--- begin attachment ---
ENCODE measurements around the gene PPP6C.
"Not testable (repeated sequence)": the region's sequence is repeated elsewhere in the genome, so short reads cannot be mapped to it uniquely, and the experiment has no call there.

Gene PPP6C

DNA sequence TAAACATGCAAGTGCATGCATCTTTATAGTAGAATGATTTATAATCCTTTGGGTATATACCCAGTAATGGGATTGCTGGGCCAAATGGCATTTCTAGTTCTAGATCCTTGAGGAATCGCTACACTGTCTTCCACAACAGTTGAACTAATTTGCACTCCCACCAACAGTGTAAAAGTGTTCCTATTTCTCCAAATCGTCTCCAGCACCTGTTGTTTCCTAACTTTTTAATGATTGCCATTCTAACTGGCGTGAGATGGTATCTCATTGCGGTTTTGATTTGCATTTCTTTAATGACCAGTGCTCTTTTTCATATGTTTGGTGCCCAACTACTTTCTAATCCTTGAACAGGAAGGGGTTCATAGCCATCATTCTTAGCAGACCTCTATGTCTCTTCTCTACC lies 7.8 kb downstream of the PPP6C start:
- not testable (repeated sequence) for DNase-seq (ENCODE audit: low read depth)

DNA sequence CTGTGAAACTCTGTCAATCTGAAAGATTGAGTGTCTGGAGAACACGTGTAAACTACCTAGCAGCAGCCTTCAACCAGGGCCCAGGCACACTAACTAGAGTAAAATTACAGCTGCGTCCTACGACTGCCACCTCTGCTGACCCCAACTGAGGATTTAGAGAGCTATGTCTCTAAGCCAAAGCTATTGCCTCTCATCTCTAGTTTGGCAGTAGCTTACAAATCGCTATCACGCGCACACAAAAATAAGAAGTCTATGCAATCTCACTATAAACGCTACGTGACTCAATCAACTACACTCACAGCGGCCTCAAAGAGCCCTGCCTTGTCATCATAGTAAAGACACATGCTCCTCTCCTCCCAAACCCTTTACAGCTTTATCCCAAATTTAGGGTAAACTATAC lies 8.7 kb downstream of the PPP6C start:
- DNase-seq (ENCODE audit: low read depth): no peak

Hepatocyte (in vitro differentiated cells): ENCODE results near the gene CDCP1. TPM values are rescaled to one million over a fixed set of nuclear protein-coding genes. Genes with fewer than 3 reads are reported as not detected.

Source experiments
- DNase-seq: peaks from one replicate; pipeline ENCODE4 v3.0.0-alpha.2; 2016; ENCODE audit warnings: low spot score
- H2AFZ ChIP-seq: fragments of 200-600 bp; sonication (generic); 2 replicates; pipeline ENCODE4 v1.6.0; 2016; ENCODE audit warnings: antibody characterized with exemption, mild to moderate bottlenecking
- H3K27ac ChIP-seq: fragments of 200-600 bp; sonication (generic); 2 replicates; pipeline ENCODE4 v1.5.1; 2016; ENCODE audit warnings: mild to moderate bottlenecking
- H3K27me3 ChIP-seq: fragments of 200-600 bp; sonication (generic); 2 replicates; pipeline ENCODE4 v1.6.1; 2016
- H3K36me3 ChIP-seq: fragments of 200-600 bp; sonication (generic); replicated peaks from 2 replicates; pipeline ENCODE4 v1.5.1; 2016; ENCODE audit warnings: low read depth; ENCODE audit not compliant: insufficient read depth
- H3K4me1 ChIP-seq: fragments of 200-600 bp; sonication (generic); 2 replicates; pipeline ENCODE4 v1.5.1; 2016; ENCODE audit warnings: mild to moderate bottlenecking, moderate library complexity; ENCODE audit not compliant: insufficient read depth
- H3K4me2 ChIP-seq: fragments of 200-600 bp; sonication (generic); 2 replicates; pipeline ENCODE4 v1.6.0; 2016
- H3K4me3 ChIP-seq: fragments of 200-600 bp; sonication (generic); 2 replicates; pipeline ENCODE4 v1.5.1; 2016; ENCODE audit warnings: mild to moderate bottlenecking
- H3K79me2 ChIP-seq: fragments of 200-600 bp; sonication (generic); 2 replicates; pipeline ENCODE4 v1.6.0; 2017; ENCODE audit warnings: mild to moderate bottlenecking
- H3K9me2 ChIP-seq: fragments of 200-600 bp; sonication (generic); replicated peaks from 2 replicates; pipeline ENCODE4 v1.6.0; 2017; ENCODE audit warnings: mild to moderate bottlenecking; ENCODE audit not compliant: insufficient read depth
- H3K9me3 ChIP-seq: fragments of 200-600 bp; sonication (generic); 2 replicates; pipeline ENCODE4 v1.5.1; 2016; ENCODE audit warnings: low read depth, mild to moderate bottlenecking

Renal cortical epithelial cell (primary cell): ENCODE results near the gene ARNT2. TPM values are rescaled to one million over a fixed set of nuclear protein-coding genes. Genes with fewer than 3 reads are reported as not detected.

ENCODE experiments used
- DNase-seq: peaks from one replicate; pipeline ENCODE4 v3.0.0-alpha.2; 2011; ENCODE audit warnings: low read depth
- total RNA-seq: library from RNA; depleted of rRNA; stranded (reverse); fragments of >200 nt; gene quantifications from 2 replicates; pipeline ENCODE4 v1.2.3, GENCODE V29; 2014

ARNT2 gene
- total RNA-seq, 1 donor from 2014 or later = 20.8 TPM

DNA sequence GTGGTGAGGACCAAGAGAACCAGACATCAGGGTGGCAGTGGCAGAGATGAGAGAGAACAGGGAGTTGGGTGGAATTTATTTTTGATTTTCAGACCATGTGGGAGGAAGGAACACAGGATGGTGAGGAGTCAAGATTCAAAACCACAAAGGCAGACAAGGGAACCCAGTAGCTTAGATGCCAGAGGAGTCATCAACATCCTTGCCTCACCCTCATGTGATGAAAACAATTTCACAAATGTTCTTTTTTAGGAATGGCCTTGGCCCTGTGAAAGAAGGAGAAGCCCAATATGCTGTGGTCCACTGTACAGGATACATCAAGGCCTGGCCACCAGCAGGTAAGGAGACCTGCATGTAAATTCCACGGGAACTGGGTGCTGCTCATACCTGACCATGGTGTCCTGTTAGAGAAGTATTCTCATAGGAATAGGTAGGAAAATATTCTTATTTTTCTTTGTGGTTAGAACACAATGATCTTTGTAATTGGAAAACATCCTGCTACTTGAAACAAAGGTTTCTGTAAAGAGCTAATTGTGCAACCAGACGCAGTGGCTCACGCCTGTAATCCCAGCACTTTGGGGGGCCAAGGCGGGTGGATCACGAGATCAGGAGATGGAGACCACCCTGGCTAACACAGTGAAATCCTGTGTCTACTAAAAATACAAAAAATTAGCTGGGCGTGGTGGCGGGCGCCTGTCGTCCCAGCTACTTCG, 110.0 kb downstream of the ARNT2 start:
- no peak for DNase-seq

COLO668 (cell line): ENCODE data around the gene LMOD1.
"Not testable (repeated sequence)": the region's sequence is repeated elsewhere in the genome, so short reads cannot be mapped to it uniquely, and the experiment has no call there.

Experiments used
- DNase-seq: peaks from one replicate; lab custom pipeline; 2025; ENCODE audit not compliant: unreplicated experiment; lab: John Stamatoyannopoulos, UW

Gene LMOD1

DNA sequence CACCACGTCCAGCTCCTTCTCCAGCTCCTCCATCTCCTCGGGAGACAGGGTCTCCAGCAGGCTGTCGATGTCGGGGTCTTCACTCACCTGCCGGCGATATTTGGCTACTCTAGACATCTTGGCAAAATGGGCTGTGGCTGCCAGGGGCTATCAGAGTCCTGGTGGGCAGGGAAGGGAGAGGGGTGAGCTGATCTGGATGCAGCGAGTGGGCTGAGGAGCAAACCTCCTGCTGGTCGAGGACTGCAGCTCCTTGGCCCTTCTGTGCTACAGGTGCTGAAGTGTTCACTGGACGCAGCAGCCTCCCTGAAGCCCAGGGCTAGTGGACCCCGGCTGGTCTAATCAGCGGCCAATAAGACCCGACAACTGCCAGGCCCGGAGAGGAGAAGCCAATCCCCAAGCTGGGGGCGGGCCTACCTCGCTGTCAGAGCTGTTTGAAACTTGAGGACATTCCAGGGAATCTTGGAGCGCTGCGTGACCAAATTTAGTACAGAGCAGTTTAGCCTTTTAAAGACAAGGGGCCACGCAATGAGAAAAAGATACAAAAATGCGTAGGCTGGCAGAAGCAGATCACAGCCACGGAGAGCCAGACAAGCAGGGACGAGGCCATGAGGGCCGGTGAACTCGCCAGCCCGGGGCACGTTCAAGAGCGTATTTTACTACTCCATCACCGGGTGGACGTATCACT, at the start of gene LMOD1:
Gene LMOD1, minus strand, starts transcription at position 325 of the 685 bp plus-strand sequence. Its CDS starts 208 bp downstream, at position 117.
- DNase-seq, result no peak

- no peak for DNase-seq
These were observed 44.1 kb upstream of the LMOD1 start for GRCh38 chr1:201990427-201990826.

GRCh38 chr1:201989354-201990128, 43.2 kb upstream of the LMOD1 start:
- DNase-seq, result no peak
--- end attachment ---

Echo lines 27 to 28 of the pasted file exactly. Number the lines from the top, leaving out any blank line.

DNA sequence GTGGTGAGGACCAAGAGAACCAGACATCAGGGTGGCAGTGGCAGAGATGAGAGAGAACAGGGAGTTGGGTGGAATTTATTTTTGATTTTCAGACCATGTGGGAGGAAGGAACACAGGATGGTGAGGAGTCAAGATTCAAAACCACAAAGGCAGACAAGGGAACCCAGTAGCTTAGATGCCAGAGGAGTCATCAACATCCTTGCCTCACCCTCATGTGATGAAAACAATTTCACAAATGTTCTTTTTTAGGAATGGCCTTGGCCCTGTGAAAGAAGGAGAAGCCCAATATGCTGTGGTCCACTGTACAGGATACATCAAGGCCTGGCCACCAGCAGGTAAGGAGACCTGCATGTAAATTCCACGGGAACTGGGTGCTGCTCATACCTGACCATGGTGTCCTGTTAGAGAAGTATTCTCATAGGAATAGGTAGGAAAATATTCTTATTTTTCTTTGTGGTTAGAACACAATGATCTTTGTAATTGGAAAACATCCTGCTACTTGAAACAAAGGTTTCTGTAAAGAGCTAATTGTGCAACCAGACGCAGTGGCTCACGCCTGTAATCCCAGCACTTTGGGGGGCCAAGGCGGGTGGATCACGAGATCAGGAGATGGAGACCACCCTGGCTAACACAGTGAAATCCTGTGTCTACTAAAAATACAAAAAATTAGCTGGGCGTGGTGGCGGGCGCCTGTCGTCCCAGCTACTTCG, 110.0 kb downstream of the ARNT2 start:
- no peak for DNase-seq